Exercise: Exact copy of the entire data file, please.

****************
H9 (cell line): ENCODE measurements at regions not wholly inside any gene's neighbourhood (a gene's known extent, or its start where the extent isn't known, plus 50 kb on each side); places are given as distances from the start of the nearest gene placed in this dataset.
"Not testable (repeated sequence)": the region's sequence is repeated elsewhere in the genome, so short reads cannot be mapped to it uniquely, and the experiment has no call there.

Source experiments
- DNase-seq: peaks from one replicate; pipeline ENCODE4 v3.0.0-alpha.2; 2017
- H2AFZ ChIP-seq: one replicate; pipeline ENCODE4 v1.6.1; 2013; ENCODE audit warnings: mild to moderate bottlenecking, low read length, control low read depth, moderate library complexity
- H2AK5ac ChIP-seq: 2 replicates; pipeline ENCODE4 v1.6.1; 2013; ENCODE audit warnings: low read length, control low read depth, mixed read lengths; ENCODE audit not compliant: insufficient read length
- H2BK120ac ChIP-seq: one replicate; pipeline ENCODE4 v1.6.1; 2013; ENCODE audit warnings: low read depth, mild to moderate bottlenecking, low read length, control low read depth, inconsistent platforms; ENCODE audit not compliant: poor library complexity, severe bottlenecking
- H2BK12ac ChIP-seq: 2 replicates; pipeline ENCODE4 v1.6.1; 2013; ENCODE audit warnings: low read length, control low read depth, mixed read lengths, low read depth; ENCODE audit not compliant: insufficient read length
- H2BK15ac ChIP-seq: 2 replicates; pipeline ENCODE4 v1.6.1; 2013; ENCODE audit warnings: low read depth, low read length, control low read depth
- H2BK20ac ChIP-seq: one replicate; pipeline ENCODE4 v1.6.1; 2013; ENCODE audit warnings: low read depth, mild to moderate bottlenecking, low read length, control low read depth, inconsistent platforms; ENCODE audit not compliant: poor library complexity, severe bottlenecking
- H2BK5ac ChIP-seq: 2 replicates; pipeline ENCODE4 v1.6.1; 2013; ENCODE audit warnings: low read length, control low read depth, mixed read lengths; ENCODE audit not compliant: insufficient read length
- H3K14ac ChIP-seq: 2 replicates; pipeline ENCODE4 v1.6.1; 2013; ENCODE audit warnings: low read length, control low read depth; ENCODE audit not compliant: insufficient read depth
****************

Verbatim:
H9 (cell line): ENCODE measurements at regions not wholly inside any gene's neighbourhood (a gene's known extent, or its start where the extent isn't known, plus 50 kb on each side); places are given as distances from the start of the nearest gene placed in this dataset.
"Not testable (repeated sequence)": the region's sequence is repeated elsewhere in the genome, so short reads cannot be mapped to it uniquely, and the experiment has no call there.

Source experiments
- DNase-seq: peaks from one replicate; pipeline ENCODE4 v3.0.0-alpha.2; 2017
- H2AFZ ChIP-seq: one replicate; pipeline ENCODE4 v1.6.1; 2013; ENCODE audit warnings: mild to moderate bottlenecking, low read length, control low read depth, moderate library complexity
- H2AK5ac ChIP-seq: 2 replicates; pipeline ENCODE4 v1.6.1; 2013; ENCODE audit warnings: low read length, control low read depth, mixed read lengths; ENCODE audit not compliant: insufficient read length
- H2BK120ac ChIP-seq: one replicate; pipeline ENCODE4 v1.6.1; 2013; ENCODE audit warnings: low read depth, mild to moderate bottlenecking, low read length, control low read depth, inconsistent platforms; ENCODE audit not compliant: poor library complexity, severe bottlenecking
- H2BK12ac ChIP-seq: 2 replicates; pipeline ENCODE4 v1.6.1; 2013; ENCODE audit warnings: low read length, control low read depth, mixed read lengths, low read depth; ENCODE audit not compliant: insufficient read length
- H2BK15ac ChIP-seq: 2 replicates; pipeline ENCODE4 v1.6.1; 2013; ENCODE audit warnings: low read depth, low read length, control low read depth
- H2BK20ac ChIP-seq: one replicate; pipeline ENCODE4 v1.6.1; 2013; ENCODE audit warnings: low read depth, mild to moderate bottlenecking, low read length, control low read depth, inconsistent platforms; ENCODE audit not compliant: poor library complexity, severe bottlenecking
- H2BK5ac ChIP-seq: 2 replicates; pipeline ENCODE4 v1.6.1; 2013; ENCODE audit warnings: low read length, control low read depth, mixed read lengths; ENCODE audit not compliant: insufficient read length
- H3K14ac ChIP-seq: 2 replicates; pipeline ENCODE4 v1.6.1; 2013; ENCODE audit warnings: low read length, control low read depth; ENCODE audit not compliant: insufficient read depth